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First POST: Portents

BY Micah L. Sifry | Thursday, February 19 2015


  • The White House has its first chief data scientist, DJ Patil, a veteran of LinkedIn, eBay, PayPal, Skype and Greylock Partners, blogs CTO Megan Smith.

  • On Backchannel, Nancy Scola takes a close look at a startup called DataMi that is pioneering a new way for many more companies to offer mobile phone users "sponsored data." The prospects look bright--but they may break the principle that on the Internet all bits are treated equally.

  • Major tech and media companies are joining Twitter's fight to overturn Patriot Act gag orders preventing any disclosures regarding the National Security Letters it receives, Jeff John Roberts reports for GigaOm.

  • Google is escalating Cryptowar II with a statement to a congressional committee that the Justice Departments insistence on expanded digital search warrant powers would have "monumental" negative implications, reports Dustin Volz for National Journal.

  • The UK Parliament's House of Lords says the Internet should be classified as a public utility, Sebastian Anthony reports for ArsTechnica.

  • As announced a year ago, Reddit is donating 10% of its 2014 ad revenue to the top ten nonprofits to get votes from its community, based on the proportion of the vote each organization gets. So far, the top vote-getters are the Electronic Frontier Foundation, Doctors Without Borders, NPR, the Wikimedia Foundation, the Internet Archive and Planned Parenthood. More than $820,000 is up for grabs.

  • This is civic tech: Philadelphia's new 311 platform--developed with SalesForce and Unisys--does more than collect non-emergency complaints about city services, it connects people directly with local organizations and city officials, reports Jason Shueh for GovTech. “It’s something new in government for us. We’ve never done this before; we’ve always had the reactive, ‘Send us your request and we’ll get back in contact with you,’ type of transaction,” Rosetta Lue, the city's chief customer service officer told him. “Now we’re actually talking to people and having conversations online in one big portal where people are generating ideas and coming together.”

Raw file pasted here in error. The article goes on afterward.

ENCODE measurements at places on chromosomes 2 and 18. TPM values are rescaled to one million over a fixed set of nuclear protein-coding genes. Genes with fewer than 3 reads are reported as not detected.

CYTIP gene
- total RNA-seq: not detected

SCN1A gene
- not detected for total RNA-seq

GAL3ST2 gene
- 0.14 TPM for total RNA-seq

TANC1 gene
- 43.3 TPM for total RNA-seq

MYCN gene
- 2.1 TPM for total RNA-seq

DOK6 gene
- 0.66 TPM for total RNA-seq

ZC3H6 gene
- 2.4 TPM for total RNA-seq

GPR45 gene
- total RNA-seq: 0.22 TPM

• Need a definition? "Civic hacking happens whenever people work together quickly and creatively to make where they live better," writes Code for Atlanta's Luigi Montanez. "Writing code is just one tool in our belt. We're also designers, data analysts, project managers, journalists, lawyers, policy wonks, and subject-matter experts of all stripes. Anyone who wants to make their community a better place can be a civic hacker."

  • I got these links wrong yesterday: Here's Jon Ward on why some conservatives are into Gavin Newsom. And here's Alex Howard on how open mapping platforms MapBox and CartoDB are using open government data.

  • Tonight at Civic Hall: Mark Pesce on "Hypercivility" (starts at 5:30pm). And, a pop-up information session on the Knight News Challenge: Elections, hosted by Jennifer Preston, Shazna Nessa and Lucas Hernandez of the Knight Foundation (starts at 6pm). The focus: How might we better inform voters and increase civic participation before, during and after elections?
    RSVP here.

  • If you're in Washington DC Feb 25, Join Congressman Alan Grayson for an advance viewing of KillSwitch, a new documentary film about the battle for control over the Internet, followed by a discussion with Professor Lawrence Lessig at the Capitol Visitor Center, 6pm. RSVP by February 23, 2015 to Seating is limited.